Rockhurst High School Will Test All Students for Drugs
Citing an attitude of permissiveness among students about drug and alcohol use, the Rockhurst High School Board of Trustees unanimously decided to begin a program of mandatory and random drug and alcohol testing of all students beginning in the 2013-2014 school year.
School Official and Student Discuss the Benefits of Drug Testing
Program is believed to be first in KC area. Hair samples will detect drug use and evidence of binge drinking.
By JOE ROBERTSON
The Kansas City Star
Beginning in the fall of 2013, every student at Rockhurst High School will be tested at least once a year for drug and alcohol use.
“It’s a huge shift,” Principal Greg Harkness said Thursday. It’s an unprecedented step among Kansas City area schools.
“But it’s one we need to do,” he said.
Not because the private Jesuit school has any extraordinary drug and alcohol abuse problems, Harkness said.
But because the school wants to help its students take a stand against illegal substances, and aid those at risk of abuse.
The new policy, announced Thursday, came after two years of research and discussion and retriggered an ongoing debate on the roles schools can and should play to influence their students’ lives.
Many members of Rockhurst’s junior class in the all-male school were involved in the conversations between school staff, trustees and parents as the policy were shaped.
Students in those meetings, like 17-year-old Matthew Brocato, anticipated some of the concerned reactions among students hearing the news for the first time, because he went through the same emotional swirl.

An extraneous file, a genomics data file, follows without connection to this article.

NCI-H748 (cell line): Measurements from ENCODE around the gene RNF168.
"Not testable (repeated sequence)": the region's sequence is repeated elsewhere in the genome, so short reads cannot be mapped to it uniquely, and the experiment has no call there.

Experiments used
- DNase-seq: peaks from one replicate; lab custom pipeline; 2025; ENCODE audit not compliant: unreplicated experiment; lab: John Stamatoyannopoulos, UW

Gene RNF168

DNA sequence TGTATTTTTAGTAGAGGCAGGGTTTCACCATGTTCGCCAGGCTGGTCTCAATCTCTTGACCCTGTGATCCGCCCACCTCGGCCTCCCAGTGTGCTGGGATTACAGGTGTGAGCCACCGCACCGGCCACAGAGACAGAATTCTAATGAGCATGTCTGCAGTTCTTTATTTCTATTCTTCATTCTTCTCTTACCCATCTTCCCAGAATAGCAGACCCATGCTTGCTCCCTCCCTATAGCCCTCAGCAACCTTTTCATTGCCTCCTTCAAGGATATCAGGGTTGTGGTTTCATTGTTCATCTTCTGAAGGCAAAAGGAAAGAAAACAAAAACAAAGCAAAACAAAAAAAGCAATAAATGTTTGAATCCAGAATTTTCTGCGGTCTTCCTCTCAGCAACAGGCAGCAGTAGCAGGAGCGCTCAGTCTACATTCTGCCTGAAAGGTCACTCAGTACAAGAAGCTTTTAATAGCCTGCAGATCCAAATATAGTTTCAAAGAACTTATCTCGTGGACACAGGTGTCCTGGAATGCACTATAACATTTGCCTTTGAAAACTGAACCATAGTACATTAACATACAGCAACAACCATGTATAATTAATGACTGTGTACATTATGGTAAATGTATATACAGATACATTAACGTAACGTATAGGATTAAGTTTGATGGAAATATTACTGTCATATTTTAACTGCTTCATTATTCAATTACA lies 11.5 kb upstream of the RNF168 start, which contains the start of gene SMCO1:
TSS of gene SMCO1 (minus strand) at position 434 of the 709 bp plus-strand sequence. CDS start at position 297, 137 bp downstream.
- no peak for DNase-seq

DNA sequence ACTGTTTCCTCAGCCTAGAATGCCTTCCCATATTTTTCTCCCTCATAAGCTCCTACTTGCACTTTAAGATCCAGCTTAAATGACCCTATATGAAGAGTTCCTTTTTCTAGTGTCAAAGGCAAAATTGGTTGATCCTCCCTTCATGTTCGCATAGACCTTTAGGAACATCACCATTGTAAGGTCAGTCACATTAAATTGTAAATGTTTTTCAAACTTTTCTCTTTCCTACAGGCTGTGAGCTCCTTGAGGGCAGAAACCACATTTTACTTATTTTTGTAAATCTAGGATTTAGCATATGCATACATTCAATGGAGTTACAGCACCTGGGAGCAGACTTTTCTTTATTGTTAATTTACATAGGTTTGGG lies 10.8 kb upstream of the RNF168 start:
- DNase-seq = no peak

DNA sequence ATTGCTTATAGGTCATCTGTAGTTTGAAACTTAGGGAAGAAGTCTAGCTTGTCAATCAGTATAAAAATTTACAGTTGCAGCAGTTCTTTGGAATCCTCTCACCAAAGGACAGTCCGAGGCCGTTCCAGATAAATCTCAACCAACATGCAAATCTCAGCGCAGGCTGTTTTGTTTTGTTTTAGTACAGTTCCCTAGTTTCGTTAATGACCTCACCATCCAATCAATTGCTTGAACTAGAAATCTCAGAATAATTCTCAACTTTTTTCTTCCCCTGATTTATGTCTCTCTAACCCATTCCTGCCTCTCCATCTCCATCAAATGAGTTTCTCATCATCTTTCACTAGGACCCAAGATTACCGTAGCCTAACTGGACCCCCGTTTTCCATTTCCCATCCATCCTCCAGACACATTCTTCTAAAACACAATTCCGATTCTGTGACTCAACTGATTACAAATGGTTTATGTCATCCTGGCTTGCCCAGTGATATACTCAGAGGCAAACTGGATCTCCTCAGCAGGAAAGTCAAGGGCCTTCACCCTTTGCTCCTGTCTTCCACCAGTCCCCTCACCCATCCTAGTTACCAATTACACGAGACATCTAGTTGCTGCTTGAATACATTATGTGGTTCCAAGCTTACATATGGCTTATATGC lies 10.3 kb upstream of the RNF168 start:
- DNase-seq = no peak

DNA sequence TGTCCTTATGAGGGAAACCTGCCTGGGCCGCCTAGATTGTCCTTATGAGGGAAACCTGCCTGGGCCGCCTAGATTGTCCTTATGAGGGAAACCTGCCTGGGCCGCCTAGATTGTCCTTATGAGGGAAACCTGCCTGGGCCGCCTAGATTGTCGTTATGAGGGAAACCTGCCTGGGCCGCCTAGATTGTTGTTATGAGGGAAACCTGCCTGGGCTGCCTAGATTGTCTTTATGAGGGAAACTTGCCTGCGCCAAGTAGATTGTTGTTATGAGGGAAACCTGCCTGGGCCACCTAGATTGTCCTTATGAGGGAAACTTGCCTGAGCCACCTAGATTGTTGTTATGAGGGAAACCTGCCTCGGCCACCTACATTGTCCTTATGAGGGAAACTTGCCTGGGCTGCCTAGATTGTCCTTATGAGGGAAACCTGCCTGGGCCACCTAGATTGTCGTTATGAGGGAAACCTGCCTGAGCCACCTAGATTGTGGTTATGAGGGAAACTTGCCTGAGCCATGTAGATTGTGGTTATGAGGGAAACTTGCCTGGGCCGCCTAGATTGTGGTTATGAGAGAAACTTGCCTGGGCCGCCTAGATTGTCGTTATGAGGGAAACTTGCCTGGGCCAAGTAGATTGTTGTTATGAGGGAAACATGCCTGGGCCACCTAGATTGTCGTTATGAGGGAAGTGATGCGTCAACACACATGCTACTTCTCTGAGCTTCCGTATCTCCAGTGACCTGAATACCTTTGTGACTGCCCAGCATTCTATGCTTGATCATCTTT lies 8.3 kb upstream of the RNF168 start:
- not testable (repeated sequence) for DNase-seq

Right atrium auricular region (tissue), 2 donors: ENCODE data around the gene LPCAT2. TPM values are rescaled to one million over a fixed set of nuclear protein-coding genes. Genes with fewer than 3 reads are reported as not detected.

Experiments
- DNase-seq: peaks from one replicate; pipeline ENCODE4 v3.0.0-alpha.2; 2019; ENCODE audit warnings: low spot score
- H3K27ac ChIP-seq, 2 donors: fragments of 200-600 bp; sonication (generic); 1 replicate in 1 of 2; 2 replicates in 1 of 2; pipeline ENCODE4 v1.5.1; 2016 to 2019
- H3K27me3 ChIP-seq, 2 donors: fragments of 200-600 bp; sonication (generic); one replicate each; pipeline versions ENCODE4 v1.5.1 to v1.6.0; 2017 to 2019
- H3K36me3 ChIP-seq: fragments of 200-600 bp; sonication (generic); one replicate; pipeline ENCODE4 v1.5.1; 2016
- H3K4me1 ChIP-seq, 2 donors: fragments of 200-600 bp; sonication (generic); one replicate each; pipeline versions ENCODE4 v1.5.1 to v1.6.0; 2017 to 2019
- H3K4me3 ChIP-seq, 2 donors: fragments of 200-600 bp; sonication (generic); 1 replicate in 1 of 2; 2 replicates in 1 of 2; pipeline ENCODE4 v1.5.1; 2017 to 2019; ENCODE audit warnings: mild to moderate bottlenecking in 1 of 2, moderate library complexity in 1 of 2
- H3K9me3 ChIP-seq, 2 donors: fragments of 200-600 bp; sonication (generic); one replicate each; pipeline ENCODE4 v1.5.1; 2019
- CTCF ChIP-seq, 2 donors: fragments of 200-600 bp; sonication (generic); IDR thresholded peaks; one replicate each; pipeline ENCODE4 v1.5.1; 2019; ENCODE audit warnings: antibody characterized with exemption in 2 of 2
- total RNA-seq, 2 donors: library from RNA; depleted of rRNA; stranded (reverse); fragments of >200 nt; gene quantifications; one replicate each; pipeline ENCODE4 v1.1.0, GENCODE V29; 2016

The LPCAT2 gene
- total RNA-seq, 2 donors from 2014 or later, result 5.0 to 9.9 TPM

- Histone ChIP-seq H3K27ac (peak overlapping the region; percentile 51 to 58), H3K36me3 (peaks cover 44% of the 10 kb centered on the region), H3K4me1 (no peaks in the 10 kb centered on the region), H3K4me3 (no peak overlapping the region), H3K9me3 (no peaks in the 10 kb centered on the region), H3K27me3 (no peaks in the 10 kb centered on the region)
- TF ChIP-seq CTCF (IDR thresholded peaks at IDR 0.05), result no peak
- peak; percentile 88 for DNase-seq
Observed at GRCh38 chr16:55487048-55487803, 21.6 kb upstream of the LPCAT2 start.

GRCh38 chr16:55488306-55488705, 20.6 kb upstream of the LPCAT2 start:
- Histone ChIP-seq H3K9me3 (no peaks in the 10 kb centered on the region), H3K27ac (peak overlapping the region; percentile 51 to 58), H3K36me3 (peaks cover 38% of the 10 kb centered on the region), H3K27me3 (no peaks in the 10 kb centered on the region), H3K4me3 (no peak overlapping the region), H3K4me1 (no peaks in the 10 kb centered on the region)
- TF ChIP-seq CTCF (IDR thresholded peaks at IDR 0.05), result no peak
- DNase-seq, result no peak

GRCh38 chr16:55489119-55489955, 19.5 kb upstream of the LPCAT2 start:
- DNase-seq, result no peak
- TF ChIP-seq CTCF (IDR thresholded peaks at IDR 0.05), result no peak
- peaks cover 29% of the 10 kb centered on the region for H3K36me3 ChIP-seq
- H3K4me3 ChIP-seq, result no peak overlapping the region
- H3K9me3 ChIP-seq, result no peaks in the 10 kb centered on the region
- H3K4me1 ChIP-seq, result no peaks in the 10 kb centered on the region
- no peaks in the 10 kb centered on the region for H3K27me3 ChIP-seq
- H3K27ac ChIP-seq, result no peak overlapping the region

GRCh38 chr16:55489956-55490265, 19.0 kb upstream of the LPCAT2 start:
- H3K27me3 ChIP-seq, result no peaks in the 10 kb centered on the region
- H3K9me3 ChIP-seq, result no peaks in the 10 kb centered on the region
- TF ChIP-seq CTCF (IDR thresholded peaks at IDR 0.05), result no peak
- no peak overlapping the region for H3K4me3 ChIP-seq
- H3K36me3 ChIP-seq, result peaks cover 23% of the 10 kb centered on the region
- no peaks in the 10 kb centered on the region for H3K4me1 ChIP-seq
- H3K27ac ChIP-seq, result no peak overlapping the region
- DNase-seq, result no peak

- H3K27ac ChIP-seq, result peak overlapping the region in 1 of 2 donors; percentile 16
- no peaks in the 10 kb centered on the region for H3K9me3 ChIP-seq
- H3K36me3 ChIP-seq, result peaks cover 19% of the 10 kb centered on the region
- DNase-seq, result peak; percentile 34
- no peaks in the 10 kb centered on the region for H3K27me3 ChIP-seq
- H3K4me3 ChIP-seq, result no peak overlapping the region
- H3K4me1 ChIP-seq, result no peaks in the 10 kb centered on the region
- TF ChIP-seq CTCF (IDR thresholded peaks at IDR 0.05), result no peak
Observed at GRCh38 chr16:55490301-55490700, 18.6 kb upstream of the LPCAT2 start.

“When you hear ‘drug testing,’ you think cops,” Brocato said. “At first you’re taken aback. Is it for the better?”
But the purpose isn’t to punish students, he said. The school wants to help.
The first time a student tests positive, there will be no disciplinary consequences, but a confidential meeting will be held with a school counselor and the student’s parents.
A second positive test would go to the dean of students for possible discipline.
What students are learning through the process is that, while the pressure to use drugs or alcohol may sometimes be high, the actual amount of use among Rockhurst teens is not as high as many students think.
A testing policy will make it easier for students to turn down offers for drugs or beer.
“It’s helping the students out,” 16-year-old Dante Pennipede said. “I’ve seen kids succumb to peer pressure. This gives another reason not to.”
Like Rockhurst, Christian Brothers College High School weighed many of these concerns when it opted to test its students six years ago, said the school’s president, Mike England.
“In our mind, it was a student health issue,” he said. “It would be in the best interest of our students to give them a reason to say ‘no.’”
The St. Louis school has used the testing company Rockhurst will use, Psychemedics, to take hair samples from students to detect drug use and evidence of binge